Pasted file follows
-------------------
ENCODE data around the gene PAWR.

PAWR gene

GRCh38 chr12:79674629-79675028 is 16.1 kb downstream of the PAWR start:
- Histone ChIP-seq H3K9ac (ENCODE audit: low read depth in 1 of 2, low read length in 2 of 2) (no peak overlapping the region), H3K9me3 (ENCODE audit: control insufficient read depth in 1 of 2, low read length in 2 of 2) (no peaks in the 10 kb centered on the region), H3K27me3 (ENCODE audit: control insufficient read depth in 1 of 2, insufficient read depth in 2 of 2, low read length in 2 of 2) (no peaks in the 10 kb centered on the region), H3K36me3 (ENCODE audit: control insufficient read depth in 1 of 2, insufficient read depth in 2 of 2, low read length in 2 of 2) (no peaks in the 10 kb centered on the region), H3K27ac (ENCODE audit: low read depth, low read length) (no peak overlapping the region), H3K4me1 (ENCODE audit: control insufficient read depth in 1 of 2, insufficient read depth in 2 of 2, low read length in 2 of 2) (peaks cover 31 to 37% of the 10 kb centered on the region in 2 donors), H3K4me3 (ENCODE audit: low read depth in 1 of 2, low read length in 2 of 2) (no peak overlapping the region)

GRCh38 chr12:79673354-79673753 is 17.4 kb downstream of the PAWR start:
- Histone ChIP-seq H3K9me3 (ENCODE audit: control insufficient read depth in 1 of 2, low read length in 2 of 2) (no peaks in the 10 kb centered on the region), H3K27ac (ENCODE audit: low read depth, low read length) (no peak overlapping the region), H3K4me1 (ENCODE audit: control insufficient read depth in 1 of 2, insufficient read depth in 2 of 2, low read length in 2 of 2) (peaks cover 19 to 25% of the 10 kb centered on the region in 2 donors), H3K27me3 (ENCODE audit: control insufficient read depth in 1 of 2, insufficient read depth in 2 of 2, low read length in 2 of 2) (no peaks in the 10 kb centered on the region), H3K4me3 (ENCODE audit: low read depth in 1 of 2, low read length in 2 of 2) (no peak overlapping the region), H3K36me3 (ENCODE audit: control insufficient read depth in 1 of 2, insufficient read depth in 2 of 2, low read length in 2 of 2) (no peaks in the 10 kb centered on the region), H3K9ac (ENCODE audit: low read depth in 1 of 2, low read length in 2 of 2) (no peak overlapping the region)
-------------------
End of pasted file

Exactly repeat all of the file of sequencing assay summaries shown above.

ENCODE data around the gene PAWR.

PAWR gene

GRCh38 chr12:79674629-79675028 is 16.1 kb downstream of the PAWR start:
- Histone ChIP-seq H3K9ac (ENCODE audit: low read depth in 1 of 2, low read length in 2 of 2) (no peak overlapping the region), H3K9me3 (ENCODE audit: control insufficient read depth in 1 of 2, low read length in 2 of 2) (no peaks in the 10 kb centered on the region), H3K27me3 (ENCODE audit: control insufficient read depth in 1 of 2, insufficient read depth in 2 of 2, low read length in 2 of 2) (no peaks in the 10 kb centered on the region), H3K36me3 (ENCODE audit: control insufficient read depth in 1 of 2, insufficient read depth in 2 of 2, low read length in 2 of 2) (no peaks in the 10 kb centered on the region), H3K27ac (ENCODE audit: low read depth, low read length) (no peak overlapping the region), H3K4me1 (ENCODE audit: control insufficient read depth in 1 of 2, insufficient read depth in 2 of 2, low read length in 2 of 2) (peaks cover 31 to 37% of the 10 kb centered on the region in 2 donors), H3K4me3 (ENCODE audit: low read depth in 1 of 2, low read length in 2 of 2) (no peak overlapping the region)

GRCh38 chr12:79673354-79673753 is 17.4 kb downstream of the PAWR start:
- Histone ChIP-seq H3K9me3 (ENCODE audit: control insufficient read depth in 1 of 2, low read length in 2 of 2) (no peaks in the 10 kb centered on the region), H3K27ac (ENCODE audit: low read depth, low read length) (no peak overlapping the region), H3K4me1 (ENCODE audit: control insufficient read depth in 1 of 2, insufficient read depth in 2 of 2, low read length in 2 of 2) (peaks cover 19 to 25% of the 10 kb centered on the region in 2 donors), H3K27me3 (ENCODE audit: control insufficient read depth in 1 of 2, insufficient read depth in 2 of 2, low read length in 2 of 2) (no peaks in the 10 kb centered on the region), H3K4me3 (ENCODE audit: low read depth in 1 of 2, low read length in 2 of 2) (no peak overlapping the region), H3K36me3 (ENCODE audit: control insufficient read depth in 1 of 2, insufficient read depth in 2 of 2, low read length in 2 of 2) (no peaks in the 10 kb centered on the region), H3K9ac (ENCODE audit: low read depth in 1 of 2, low read length in 2 of 2) (no peak overlapping the region)